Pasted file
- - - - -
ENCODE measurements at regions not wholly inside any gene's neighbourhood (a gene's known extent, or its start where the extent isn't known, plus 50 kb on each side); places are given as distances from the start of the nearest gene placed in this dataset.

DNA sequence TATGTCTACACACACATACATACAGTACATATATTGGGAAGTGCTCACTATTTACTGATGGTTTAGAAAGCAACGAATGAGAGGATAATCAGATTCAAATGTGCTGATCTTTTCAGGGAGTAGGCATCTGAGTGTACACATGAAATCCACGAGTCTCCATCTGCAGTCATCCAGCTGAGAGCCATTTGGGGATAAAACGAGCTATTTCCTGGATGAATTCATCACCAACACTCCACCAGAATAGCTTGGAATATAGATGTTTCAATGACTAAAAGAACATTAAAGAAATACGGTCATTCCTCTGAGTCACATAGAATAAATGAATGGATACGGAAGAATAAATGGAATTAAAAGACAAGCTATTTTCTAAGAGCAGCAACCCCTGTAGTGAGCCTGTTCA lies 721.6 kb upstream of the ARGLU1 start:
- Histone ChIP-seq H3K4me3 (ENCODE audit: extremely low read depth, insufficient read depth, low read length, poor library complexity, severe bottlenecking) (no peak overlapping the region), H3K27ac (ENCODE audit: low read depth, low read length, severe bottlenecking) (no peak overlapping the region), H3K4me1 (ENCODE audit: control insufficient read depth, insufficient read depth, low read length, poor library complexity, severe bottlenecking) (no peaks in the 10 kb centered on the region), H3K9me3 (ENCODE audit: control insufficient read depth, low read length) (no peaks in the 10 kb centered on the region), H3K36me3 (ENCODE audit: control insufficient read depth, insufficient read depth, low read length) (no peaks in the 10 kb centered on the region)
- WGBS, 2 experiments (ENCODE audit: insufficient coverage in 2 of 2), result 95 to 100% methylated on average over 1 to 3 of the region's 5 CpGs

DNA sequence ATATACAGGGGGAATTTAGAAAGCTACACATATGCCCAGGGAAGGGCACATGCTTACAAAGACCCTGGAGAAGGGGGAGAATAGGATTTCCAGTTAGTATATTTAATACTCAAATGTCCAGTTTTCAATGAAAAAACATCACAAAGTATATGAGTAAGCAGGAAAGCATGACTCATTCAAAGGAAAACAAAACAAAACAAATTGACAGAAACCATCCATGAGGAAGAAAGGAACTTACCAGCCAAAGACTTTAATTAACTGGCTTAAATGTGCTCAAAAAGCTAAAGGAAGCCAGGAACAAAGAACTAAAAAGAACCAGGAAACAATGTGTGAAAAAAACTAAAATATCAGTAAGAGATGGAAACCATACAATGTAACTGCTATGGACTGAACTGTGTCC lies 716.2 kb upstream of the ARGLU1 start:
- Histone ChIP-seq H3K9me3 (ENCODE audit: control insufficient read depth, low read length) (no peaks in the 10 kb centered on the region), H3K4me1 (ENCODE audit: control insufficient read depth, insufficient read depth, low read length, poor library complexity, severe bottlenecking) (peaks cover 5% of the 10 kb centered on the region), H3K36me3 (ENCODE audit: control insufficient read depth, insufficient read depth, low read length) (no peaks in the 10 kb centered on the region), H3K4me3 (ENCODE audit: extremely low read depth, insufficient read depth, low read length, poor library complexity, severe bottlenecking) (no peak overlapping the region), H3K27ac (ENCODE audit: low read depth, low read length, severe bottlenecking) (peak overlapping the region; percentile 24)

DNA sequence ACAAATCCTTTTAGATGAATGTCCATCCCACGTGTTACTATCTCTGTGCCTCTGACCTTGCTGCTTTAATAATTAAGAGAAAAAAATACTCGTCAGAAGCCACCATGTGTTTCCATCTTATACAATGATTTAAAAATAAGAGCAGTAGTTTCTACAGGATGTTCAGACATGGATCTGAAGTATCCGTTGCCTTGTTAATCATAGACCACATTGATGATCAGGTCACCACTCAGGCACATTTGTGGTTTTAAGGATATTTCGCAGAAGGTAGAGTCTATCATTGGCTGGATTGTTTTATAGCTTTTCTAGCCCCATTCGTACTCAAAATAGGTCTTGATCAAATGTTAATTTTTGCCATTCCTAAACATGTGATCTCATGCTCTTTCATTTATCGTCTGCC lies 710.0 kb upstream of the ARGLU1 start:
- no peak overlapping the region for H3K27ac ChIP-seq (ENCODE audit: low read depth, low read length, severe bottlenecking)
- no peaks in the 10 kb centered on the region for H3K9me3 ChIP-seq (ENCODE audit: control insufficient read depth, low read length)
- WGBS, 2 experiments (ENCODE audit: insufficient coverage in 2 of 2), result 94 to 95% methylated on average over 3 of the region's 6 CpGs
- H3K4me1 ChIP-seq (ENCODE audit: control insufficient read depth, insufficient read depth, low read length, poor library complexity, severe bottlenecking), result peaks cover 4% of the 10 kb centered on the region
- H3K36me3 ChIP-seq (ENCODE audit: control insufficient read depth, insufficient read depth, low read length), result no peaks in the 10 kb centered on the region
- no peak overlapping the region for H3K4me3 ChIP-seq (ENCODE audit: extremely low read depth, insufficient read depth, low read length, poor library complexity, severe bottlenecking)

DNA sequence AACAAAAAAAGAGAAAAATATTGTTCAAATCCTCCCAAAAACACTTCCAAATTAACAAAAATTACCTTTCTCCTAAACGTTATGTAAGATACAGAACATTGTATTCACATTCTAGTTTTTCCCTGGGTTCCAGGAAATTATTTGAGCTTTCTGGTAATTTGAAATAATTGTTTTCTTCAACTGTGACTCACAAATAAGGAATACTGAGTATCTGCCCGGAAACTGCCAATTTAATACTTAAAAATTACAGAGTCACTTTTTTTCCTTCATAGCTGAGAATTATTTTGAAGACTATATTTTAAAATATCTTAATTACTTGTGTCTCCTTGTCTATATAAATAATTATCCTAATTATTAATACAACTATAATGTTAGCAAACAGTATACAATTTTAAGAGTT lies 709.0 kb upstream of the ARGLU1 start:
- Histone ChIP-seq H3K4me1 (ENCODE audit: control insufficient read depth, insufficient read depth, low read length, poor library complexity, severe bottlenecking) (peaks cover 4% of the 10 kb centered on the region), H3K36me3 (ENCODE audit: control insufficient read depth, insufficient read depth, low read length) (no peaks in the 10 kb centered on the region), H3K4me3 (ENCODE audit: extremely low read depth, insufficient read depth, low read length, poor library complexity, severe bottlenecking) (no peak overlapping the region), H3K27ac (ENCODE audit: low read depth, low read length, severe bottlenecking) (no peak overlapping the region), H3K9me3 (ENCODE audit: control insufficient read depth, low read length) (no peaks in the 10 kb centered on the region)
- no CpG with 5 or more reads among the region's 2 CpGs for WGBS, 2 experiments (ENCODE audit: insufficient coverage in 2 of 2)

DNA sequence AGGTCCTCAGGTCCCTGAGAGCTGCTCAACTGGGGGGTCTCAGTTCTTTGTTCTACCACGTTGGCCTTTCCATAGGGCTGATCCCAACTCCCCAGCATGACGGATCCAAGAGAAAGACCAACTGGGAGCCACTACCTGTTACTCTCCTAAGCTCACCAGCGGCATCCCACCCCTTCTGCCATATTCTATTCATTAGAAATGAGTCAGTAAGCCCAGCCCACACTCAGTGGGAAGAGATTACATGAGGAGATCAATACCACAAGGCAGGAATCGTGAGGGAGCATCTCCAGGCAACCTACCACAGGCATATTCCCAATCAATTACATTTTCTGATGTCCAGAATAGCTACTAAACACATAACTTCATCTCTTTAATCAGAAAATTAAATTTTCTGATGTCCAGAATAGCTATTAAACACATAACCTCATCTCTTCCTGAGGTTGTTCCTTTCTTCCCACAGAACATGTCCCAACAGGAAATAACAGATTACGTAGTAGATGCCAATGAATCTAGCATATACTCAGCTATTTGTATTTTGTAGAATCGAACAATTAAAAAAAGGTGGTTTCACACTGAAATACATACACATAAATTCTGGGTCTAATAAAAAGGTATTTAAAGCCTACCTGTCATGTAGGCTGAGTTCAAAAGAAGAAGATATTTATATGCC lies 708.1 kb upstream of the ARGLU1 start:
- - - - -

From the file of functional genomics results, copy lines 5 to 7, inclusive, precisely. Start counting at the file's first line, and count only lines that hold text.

DNA sequence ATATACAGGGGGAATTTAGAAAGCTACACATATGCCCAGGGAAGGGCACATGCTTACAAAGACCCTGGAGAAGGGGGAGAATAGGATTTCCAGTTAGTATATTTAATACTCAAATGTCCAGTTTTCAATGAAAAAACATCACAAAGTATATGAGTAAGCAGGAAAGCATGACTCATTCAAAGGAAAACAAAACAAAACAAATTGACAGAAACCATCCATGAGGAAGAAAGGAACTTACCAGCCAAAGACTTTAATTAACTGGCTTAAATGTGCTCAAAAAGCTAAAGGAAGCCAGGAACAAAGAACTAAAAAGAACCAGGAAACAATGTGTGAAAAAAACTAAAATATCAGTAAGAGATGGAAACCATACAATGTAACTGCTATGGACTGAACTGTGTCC lies 716.2 kb upstream of the ARGLU1 start:
- Histone ChIP-seq H3K9me3 (ENCODE audit: control insufficient read depth, low read length) (no peaks in the 10 kb centered on the region), H3K4me1 (ENCODE audit: control insufficient read depth, insufficient read depth, low read length, poor library complexity, severe bottlenecking) (peaks cover 5% of the 10 kb centered on the region), H3K36me3 (ENCODE audit: control insufficient read depth, insufficient read depth, low read length) (no peaks in the 10 kb centered on the region), H3K4me3 (ENCODE audit: extremely low read depth, insufficient read depth, low read length, poor library complexity, severe bottlenecking) (no peak overlapping the region), H3K27ac (ENCODE audit: low read depth, low read length, severe bottlenecking) (peak overlapping the region; percentile 24)

DNA sequence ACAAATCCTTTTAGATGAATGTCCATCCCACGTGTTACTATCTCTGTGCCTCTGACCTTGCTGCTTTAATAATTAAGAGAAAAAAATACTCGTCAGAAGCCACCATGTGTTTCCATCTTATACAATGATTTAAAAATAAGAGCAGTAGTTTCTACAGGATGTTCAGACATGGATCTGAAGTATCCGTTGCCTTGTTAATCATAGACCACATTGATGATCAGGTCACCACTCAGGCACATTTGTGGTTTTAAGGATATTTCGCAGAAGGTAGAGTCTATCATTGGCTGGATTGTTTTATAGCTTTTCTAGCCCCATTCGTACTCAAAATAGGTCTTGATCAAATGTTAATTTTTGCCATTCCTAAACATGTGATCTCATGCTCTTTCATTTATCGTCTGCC lies 710.0 kb upstream of the ARGLU1 start: